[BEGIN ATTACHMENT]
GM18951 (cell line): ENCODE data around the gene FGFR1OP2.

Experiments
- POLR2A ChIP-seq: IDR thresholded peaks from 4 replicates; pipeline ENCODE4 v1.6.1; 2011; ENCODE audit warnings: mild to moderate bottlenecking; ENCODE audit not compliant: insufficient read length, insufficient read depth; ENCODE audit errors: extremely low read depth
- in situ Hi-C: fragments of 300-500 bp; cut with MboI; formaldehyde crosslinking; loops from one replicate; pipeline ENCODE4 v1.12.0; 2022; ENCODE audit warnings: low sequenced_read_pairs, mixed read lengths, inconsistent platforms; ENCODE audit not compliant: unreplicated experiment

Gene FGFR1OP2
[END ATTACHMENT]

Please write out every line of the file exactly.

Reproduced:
GM18951 (cell line): ENCODE data around the gene FGFR1OP2.

Experiments
- POLR2A ChIP-seq: IDR thresholded peaks from 4 replicates; pipeline ENCODE4 v1.6.1; 2011; ENCODE audit warnings: mild to moderate bottlenecking; ENCODE audit not compliant: insufficient read length, insufficient read depth; ENCODE audit errors: extremely low read depth
- in situ Hi-C: fragments of 300-500 bp; cut with MboI; formaldehyde crosslinking; loops from one replicate; pipeline ENCODE4 v1.12.0; 2022; ENCODE audit warnings: low sequenced_read_pairs, mixed read lengths, inconsistent platforms; ENCODE audit not compliant: unreplicated experiment

Gene FGFR1OP2